Why go the choose-your-own-adventure route?
The tone with which I speak doesn’t lend itself to pathos and heartfelt life lessons and morals. It tends to be more glib. I couldn’t wrap my head around how to make a memoir not indulgent. There was no internal drama on the set of How I Met Your Mother. You don’t want to tell how great it all was, how much we got along — that’s a relatively dull tale. I wanted to have choices where one choice was what really happened next and the other was a fictionalized, hyperreal choice. If you choose to go on a boat with Elton John, then go to this page. If you choose to hijack the boat, it turns out you get attacked by pirates and go over a giant waterfall to your death.
In one ending, you get stuck in quicksand and not even Joss Whedon can save you. But the worst alternate reality of all seems to be where bald, middle-aged Neil Patrick Harris slices meats at Schlotzky’s and watches Dustin Diamond play Barney Stinson on HIMYM. Is that truly the worst-case scenario?
I like that actual choose-your-own-adventures are wrought with death. You could be mauled by wolves…the end! But yes, working for the rest of your life at Schlotzky’s — although delicious! — not my favorite way to end my life.
Gimmicks aside, we still get plenty of straight-up memoir: your coming-out story, how you started a family with your husband, David Burtka.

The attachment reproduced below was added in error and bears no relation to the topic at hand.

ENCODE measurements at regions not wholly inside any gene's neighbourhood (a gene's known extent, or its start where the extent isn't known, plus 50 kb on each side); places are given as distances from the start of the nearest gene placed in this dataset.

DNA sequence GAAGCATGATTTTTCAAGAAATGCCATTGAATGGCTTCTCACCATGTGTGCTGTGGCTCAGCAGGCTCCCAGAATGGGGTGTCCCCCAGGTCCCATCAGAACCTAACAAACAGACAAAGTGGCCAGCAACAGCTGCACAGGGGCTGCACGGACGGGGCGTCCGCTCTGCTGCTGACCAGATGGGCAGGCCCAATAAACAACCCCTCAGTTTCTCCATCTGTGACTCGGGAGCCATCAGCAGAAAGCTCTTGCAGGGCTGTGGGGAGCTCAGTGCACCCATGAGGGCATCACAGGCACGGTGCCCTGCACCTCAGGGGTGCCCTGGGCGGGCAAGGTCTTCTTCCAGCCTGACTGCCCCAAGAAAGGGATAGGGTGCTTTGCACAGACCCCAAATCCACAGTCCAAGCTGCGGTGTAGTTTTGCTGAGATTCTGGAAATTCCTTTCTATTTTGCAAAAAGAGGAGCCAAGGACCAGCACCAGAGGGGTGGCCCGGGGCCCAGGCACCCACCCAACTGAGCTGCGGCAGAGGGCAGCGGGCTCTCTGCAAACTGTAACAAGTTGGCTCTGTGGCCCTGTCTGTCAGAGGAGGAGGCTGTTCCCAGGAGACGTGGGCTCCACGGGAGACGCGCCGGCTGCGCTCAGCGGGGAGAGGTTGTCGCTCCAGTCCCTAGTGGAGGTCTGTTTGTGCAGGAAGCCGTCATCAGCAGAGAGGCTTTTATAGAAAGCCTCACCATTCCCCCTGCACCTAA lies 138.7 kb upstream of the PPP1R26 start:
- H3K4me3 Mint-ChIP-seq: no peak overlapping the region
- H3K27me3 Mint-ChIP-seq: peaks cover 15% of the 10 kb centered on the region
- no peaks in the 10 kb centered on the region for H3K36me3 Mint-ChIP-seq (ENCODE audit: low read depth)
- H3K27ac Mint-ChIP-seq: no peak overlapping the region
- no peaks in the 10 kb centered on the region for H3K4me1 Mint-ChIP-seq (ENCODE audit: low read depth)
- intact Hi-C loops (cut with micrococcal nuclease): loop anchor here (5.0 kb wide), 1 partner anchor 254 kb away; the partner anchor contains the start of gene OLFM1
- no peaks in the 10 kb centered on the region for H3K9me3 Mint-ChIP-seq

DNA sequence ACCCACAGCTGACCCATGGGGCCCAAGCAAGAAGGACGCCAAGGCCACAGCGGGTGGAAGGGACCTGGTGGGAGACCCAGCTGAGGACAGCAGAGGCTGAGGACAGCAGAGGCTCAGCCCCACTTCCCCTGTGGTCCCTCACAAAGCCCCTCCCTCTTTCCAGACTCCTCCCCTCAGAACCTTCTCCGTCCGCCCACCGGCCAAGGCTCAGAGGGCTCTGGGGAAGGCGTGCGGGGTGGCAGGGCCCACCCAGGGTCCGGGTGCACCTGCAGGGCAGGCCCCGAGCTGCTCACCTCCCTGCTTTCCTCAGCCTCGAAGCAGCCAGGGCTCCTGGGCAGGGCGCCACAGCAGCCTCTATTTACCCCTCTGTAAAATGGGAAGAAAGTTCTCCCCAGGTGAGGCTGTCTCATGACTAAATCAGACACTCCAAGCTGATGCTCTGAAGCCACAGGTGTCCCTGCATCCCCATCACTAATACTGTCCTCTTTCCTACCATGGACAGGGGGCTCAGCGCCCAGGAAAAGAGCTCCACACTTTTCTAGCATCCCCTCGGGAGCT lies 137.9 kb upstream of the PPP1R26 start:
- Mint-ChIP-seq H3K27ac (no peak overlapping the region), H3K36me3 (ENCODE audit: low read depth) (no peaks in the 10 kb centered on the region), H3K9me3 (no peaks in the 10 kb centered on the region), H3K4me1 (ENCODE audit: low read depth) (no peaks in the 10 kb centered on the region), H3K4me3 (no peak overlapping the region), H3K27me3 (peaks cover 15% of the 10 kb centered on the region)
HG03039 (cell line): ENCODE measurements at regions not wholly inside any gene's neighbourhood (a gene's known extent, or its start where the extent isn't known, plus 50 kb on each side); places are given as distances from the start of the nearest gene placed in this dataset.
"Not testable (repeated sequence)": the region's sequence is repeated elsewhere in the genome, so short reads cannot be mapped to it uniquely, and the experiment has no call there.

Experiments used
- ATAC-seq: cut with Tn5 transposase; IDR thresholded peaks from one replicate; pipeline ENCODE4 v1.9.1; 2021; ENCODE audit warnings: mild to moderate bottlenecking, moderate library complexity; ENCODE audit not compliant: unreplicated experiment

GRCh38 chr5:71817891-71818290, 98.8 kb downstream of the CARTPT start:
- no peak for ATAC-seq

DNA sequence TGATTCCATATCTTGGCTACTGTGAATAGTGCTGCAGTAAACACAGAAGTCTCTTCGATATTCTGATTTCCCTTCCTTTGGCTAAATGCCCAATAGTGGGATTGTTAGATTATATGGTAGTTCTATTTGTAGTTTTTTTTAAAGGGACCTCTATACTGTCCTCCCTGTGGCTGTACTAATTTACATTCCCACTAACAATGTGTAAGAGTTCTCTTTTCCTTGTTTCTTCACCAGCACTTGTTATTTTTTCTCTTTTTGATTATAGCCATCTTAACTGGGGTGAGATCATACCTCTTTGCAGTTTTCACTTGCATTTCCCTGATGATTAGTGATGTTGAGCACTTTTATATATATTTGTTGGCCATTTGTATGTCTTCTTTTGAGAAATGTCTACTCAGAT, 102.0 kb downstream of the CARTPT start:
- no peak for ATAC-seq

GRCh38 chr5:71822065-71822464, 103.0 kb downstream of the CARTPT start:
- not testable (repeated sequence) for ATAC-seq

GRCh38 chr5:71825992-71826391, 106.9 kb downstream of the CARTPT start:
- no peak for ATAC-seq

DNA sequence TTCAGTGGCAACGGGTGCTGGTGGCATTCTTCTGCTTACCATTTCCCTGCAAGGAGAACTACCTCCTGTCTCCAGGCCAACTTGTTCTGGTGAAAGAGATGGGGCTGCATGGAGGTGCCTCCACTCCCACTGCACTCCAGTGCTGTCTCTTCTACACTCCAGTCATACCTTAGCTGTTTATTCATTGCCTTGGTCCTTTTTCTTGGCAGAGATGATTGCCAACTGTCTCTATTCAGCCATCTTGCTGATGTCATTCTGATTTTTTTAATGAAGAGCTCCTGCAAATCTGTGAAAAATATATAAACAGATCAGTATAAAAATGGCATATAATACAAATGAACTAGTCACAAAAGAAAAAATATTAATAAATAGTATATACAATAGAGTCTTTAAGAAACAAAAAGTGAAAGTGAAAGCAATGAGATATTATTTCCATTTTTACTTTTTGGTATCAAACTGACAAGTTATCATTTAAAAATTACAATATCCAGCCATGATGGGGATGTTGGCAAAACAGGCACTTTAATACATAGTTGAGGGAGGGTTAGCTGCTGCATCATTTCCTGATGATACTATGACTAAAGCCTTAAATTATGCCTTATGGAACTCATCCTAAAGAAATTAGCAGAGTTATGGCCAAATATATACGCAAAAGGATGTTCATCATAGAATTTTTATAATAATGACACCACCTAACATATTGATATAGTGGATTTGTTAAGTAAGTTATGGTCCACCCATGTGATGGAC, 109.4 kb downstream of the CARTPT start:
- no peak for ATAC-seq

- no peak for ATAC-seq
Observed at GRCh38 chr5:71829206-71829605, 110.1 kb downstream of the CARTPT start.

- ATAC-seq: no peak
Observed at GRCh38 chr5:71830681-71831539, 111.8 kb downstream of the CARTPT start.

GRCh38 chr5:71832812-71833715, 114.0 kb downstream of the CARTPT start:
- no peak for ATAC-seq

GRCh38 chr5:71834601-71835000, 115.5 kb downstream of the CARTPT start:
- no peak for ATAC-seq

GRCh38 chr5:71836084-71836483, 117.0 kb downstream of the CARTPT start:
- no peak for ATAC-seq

There’s a lot of interesting minutiae in how the Tony Awards number from last year came together. Or what measures we had to take with the surrogacy process and live to tell about it. There’s a lot of factual information peppered with experiences I’ve had. This book will be effective for me when I’m old and super senile! But there are also things like Twitter feeds and a wicked Old Fashioned recipe. If you learn nothing from the book, you can still get wasted!
You have a packed schedule. Were you ever working on this book while applying glitter as Hedwig, or on set for Gone Girl?
I had to do a fair amount of the initial writing while I was wearing a mustache filming Seth MacFarlane’s movie [A Million Ways to Die in the West] in Santa Fe. That was strange, to be in Western wear recounting my days as [Doogie Howser, M.D.]. It was a little schizophrenic.
What have you been reading lately?
I read Gone Girl, which sounds like I’m pimping the film. I read an unauthorized history of punk rock because I had just finished doing Hedwig — I tend to read books that are specific to where my brain is at the moment. I’ve actually been reading a lot of Roald Dahl lately. I think it’s because I have kids of my own now. I’m rereading James and the Giant Peach and Matilda and Danny the Champion of the World. His tone is intelligent and wry and a little bit dark — what I respond to.
You devoted an amazing chapter to your 40th birthday, when David made a scavenger hunt across America that took you to your hometown, Broadway, and Cinderella’s castle, kind of like a choose-your-own-adventure come to life.
I wished it could never end. Someday I’ll live a life where I have a team of sniper people traveling ahead of me and telling waiters to hand me envelopes with a clue to my new adventure. That would be a great life to live.